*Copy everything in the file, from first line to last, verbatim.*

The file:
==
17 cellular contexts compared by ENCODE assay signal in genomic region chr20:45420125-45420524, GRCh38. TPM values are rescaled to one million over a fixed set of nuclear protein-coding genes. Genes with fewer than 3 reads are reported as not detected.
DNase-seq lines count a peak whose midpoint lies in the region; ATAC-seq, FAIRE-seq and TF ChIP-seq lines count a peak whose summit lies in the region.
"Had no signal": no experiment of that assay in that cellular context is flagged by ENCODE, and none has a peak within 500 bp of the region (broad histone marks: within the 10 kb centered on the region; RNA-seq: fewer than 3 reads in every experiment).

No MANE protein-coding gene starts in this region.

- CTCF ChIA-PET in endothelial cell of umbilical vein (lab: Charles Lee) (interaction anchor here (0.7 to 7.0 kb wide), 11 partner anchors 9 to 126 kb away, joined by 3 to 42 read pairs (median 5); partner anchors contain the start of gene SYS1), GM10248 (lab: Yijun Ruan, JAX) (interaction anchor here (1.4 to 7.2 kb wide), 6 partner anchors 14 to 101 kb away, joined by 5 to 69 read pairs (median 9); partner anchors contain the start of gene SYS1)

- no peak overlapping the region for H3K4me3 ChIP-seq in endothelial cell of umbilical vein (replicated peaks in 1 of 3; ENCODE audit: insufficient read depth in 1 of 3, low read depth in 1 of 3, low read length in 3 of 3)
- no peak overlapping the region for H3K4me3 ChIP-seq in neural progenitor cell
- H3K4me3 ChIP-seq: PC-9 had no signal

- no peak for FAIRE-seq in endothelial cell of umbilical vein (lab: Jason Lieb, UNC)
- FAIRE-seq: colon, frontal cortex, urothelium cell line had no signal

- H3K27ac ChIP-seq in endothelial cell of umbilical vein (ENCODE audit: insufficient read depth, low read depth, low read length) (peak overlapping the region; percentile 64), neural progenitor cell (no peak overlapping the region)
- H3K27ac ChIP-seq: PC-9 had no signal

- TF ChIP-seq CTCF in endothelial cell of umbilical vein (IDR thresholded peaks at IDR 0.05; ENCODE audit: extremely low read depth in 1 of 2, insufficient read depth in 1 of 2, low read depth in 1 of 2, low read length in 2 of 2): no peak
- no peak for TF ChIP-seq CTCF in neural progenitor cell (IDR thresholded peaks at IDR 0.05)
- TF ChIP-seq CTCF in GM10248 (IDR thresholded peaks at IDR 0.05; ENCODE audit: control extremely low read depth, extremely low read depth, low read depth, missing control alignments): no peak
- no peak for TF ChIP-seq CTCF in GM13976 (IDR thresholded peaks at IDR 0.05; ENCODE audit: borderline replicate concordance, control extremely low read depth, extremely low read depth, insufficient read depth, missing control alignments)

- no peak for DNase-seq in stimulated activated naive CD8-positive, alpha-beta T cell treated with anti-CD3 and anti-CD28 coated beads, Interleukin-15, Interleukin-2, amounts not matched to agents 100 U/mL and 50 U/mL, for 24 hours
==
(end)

17 cellular contexts compared by ENCODE assay signal in genomic region chr20:45420125-45420524, GRCh38. TPM values are rescaled to one million over a fixed set of nuclear protein-coding genes. Genes with fewer than 3 reads are reported as not detected.
DNase-seq lines count a peak whose midpoint lies in the region; ATAC-seq, FAIRE-seq and TF ChIP-seq lines count a peak whose summit lies in the region.
"Had no signal": no experiment of that assay in that cellular context is flagged by ENCODE, and none has a peak within 500 bp of the region (broad histone marks: within the 10 kb centered on the region; RNA-seq: fewer than 3 reads in every experiment).

No MANE protein-coding gene starts in this region.

- CTCF ChIA-PET in endothelial cell of umbilical vein (lab: Charles Lee) (interaction anchor here (0.7 to 7.0 kb wide), 11 partner anchors 9 to 126 kb away, joined by 3 to 42 read pairs (median 5); partner anchors contain the start of gene SYS1), GM10248 (lab: Yijun Ruan, JAX) (interaction anchor here (1.4 to 7.2 kb wide), 6 partner anchors 14 to 101 kb away, joined by 5 to 69 read pairs (median 9); partner anchors contain the start of gene SYS1)

- no peak overlapping the region for H3K4me3 ChIP-seq in endothelial cell of umbilical vein (replicated peaks in 1 of 3; ENCODE audit: insufficient read depth in 1 of 3, low read depth in 1 of 3, low read length in 3 of 3)
- no peak overlapping the region for H3K4me3 ChIP-seq in neural progenitor cell
- H3K4me3 ChIP-seq: PC-9 had no signal

- no peak for FAIRE-seq in endothelial cell of umbilical vein (lab: Jason Lieb, UNC)
- FAIRE-seq: colon, frontal cortex, urothelium cell line had no signal

- H3K27ac ChIP-seq in endothelial cell of umbilical vein (ENCODE audit: insufficient read depth, low read depth, low read length) (peak overlapping the region; percentile 64), neural progenitor cell (no peak overlapping the region)
- H3K27ac ChIP-seq: PC-9 had no signal

- TF ChIP-seq CTCF in endothelial cell of umbilical vein (IDR thresholded peaks at IDR 0.05; ENCODE audit: extremely low read depth in 1 of 2, insufficient read depth in 1 of 2, low read depth in 1 of 2, low read length in 2 of 2): no peak
- no peak for TF ChIP-seq CTCF in neural progenitor cell (IDR thresholded peaks at IDR 0.05)
- TF ChIP-seq CTCF in GM10248 (IDR thresholded peaks at IDR 0.05; ENCODE audit: control extremely low read depth, extremely low read depth, low read depth, missing control alignments): no peak
- no peak for TF ChIP-seq CTCF in GM13976 (IDR thresholded peaks at IDR 0.05; ENCODE audit: borderline replicate concordance, control extremely low read depth, extremely low read depth, insufficient read depth, missing control alignments)

- no peak for DNase-seq in stimulated activated naive CD8-positive, alpha-beta T cell treated with anti-CD3 and anti-CD28 coated beads, Interleukin-15, Interleukin-2, amounts not matched to agents 100 U/mL and 50 U/mL, for 24 hours